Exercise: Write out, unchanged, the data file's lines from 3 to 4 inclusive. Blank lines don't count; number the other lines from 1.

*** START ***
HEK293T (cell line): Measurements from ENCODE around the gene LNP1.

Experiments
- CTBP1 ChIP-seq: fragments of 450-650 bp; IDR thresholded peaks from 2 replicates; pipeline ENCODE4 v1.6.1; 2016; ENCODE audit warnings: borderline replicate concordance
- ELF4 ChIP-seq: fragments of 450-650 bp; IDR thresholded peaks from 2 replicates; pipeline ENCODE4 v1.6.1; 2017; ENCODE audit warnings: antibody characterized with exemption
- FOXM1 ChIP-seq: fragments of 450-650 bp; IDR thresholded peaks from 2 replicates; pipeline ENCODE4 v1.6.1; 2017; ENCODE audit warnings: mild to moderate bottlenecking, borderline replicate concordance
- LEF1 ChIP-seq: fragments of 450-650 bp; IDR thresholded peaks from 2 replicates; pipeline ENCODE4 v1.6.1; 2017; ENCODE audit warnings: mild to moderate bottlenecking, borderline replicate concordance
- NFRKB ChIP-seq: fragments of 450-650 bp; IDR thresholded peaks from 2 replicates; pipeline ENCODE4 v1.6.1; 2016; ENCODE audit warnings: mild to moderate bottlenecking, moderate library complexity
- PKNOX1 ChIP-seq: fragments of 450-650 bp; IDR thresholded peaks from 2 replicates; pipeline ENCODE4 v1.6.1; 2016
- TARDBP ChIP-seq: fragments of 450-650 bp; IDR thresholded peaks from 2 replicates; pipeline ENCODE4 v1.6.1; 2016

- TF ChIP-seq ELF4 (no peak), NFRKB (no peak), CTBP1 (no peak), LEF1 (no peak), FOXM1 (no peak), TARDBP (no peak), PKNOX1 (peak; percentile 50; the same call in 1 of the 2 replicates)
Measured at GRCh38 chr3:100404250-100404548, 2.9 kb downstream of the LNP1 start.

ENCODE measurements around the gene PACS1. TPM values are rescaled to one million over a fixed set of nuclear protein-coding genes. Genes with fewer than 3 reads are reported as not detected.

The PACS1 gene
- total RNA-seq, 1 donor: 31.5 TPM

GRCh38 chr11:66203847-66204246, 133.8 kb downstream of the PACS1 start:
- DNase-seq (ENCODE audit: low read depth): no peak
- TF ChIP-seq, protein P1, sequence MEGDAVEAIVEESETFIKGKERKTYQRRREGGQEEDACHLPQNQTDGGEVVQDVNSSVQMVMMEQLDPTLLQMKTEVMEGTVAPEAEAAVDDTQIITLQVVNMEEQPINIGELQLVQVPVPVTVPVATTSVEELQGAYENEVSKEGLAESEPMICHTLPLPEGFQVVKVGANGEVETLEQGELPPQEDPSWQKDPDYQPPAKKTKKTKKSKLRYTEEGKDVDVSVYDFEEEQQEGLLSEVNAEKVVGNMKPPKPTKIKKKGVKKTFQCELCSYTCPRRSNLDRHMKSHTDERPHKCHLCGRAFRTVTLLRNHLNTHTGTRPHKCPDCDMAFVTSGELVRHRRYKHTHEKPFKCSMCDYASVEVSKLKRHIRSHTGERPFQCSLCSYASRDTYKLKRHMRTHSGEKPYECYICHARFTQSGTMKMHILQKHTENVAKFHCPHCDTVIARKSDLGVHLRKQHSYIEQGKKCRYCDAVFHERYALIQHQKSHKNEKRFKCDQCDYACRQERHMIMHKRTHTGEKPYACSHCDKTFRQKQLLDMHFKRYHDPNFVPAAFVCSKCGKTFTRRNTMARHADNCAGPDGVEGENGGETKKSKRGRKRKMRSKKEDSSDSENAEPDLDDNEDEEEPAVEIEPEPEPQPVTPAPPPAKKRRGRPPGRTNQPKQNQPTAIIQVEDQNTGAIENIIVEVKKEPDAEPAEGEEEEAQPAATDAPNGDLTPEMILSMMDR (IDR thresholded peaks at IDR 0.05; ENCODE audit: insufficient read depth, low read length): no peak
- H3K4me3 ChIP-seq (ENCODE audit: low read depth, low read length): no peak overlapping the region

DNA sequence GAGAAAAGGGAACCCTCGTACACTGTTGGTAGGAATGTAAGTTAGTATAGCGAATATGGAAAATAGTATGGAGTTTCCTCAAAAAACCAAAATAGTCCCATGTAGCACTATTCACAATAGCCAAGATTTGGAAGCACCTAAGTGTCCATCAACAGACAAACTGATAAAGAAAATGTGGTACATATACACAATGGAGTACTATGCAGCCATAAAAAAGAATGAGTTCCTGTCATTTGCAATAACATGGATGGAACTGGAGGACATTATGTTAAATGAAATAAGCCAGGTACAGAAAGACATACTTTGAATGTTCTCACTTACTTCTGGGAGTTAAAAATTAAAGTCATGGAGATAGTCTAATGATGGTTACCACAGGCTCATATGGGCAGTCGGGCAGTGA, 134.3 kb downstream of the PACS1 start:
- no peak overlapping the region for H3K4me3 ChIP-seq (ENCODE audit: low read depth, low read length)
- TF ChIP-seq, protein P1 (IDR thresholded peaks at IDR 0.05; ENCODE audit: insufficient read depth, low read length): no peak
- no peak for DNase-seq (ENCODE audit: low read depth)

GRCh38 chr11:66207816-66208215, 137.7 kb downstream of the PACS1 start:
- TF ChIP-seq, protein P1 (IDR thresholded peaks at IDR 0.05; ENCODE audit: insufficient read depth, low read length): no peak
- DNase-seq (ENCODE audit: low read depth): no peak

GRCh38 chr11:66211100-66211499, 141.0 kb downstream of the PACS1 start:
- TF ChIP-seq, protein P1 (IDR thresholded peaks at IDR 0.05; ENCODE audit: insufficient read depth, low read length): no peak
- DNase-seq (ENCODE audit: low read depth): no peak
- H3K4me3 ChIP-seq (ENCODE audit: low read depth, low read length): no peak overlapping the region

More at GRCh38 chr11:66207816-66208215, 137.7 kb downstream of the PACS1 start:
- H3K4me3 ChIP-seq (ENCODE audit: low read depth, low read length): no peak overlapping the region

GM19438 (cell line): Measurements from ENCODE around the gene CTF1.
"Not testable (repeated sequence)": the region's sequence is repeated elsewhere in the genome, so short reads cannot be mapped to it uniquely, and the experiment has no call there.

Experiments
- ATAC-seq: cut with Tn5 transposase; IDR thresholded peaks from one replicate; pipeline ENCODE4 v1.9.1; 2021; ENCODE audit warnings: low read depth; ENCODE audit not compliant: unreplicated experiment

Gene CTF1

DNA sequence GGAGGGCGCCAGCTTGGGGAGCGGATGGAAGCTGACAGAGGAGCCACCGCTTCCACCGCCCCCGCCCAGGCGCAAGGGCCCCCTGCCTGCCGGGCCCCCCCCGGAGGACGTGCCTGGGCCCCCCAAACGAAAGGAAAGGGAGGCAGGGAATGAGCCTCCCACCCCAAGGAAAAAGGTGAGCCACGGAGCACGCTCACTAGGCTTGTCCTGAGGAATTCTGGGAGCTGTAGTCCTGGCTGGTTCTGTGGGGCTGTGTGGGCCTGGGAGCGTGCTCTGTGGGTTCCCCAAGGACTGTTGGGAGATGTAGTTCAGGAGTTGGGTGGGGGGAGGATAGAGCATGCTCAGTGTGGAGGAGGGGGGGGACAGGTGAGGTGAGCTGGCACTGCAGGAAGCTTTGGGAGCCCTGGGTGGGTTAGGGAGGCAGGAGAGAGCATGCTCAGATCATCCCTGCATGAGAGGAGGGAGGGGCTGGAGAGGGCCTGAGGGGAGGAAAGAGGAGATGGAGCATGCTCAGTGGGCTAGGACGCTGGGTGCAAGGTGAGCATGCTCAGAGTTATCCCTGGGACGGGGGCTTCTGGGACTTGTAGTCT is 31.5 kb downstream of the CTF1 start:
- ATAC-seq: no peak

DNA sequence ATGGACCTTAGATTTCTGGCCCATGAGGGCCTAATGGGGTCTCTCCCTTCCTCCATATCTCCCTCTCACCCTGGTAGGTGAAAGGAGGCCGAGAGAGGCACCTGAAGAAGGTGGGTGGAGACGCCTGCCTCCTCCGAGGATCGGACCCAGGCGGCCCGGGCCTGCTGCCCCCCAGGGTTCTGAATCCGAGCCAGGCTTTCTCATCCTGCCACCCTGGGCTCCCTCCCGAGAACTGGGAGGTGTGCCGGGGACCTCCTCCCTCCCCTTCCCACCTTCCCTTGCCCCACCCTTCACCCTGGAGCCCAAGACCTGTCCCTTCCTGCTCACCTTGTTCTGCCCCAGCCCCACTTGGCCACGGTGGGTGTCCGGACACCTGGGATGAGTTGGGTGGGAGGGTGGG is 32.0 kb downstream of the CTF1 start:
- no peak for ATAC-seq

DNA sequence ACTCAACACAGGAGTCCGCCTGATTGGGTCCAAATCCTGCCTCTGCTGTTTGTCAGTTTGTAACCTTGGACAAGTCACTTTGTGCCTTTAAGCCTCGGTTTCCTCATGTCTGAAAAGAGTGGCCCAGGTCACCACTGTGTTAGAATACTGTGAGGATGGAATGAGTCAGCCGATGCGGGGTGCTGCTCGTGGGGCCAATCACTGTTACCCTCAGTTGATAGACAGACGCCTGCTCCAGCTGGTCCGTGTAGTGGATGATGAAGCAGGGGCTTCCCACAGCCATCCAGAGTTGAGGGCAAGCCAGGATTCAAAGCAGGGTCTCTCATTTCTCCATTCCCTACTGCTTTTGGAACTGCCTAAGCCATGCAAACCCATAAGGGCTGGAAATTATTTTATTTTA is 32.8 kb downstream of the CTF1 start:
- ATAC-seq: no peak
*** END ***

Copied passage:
- CTBP1 ChIP-seq: fragments of 450-650 bp; IDR thresholded peaks from 2 replicates; pipeline ENCODE4 v1.6.1; 2016; ENCODE audit warnings: borderline replicate concordance
- ELF4 ChIP-seq: fragments of 450-650 bp; IDR thresholded peaks from 2 replicates; pipeline ENCODE4 v1.6.1; 2017; ENCODE audit warnings: antibody characterized with exemption